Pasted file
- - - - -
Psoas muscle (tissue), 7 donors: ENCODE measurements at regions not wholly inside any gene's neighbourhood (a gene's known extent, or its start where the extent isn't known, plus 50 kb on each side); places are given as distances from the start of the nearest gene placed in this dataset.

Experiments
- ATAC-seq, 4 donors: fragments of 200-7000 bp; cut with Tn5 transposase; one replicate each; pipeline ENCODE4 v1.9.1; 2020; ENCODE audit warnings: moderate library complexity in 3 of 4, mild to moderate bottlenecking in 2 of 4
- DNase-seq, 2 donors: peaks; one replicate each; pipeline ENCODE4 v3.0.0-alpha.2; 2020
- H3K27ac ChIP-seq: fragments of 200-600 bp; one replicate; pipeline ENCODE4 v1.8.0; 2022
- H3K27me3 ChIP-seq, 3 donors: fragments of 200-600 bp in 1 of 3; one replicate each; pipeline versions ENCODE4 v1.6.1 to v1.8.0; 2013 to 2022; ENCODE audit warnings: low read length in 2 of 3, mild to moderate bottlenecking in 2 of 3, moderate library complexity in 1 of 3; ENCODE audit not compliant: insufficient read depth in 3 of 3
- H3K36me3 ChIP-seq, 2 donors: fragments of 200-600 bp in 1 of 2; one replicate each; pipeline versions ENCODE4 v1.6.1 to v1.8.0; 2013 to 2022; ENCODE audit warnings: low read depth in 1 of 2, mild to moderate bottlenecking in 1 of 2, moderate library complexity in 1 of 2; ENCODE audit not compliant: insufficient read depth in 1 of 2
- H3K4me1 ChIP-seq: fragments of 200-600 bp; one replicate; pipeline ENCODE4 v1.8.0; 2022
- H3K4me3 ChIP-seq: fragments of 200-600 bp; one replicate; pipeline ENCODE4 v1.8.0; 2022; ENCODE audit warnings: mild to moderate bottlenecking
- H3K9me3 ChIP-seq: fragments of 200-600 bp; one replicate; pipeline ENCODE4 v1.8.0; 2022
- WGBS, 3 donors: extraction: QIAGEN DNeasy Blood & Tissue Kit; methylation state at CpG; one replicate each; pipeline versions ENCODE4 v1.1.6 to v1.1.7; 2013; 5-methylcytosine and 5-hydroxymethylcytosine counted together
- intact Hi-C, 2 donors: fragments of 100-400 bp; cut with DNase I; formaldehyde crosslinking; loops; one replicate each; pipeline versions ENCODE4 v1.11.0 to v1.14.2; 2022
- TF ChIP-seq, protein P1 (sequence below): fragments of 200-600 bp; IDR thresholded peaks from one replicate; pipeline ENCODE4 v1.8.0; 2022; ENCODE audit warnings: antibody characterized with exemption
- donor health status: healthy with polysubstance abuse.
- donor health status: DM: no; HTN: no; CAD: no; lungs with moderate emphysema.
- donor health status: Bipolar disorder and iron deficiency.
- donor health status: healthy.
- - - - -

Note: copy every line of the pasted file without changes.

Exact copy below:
Psoas muscle (tissue), 7 donors: ENCODE measurements at regions not wholly inside any gene's neighbourhood (a gene's known extent, or its start where the extent isn't known, plus 50 kb on each side); places are given as distances from the start of the nearest gene placed in this dataset.

Experiments
- ATAC-seq, 4 donors: fragments of 200-7000 bp; cut with Tn5 transposase; one replicate each; pipeline ENCODE4 v1.9.1; 2020; ENCODE audit warnings: moderate library complexity in 3 of 4, mild to moderate bottlenecking in 2 of 4
- DNase-seq, 2 donors: peaks; one replicate each; pipeline ENCODE4 v3.0.0-alpha.2; 2020
- H3K27ac ChIP-seq: fragments of 200-600 bp; one replicate; pipeline ENCODE4 v1.8.0; 2022
- H3K27me3 ChIP-seq, 3 donors: fragments of 200-600 bp in 1 of 3; one replicate each; pipeline versions ENCODE4 v1.6.1 to v1.8.0; 2013 to 2022; ENCODE audit warnings: low read length in 2 of 3, mild to moderate bottlenecking in 2 of 3, moderate library complexity in 1 of 3; ENCODE audit not compliant: insufficient read depth in 3 of 3
- H3K36me3 ChIP-seq, 2 donors: fragments of 200-600 bp in 1 of 2; one replicate each; pipeline versions ENCODE4 v1.6.1 to v1.8.0; 2013 to 2022; ENCODE audit warnings: low read depth in 1 of 2, mild to moderate bottlenecking in 1 of 2, moderate library complexity in 1 of 2; ENCODE audit not compliant: insufficient read depth in 1 of 2
- H3K4me1 ChIP-seq: fragments of 200-600 bp; one replicate; pipeline ENCODE4 v1.8.0; 2022
- H3K4me3 ChIP-seq: fragments of 200-600 bp; one replicate; pipeline ENCODE4 v1.8.0; 2022; ENCODE audit warnings: mild to moderate bottlenecking
- H3K9me3 ChIP-seq: fragments of 200-600 bp; one replicate; pipeline ENCODE4 v1.8.0; 2022
- WGBS, 3 donors: extraction: QIAGEN DNeasy Blood & Tissue Kit; methylation state at CpG; one replicate each; pipeline versions ENCODE4 v1.1.6 to v1.1.7; 2013; 5-methylcytosine and 5-hydroxymethylcytosine counted together
- intact Hi-C, 2 donors: fragments of 100-400 bp; cut with DNase I; formaldehyde crosslinking; loops; one replicate each; pipeline versions ENCODE4 v1.11.0 to v1.14.2; 2022
- TF ChIP-seq, protein P1 (sequence below): fragments of 200-600 bp; IDR thresholded peaks from one replicate; pipeline ENCODE4 v1.8.0; 2022; ENCODE audit warnings: antibody characterized with exemption
- donor health status: healthy with polysubstance abuse.
- donor health status: DM: no; HTN: no; CAD: no; lungs with moderate emphysema.
- donor health status: Bipolar disorder and iron deficiency.
- donor health status: healthy.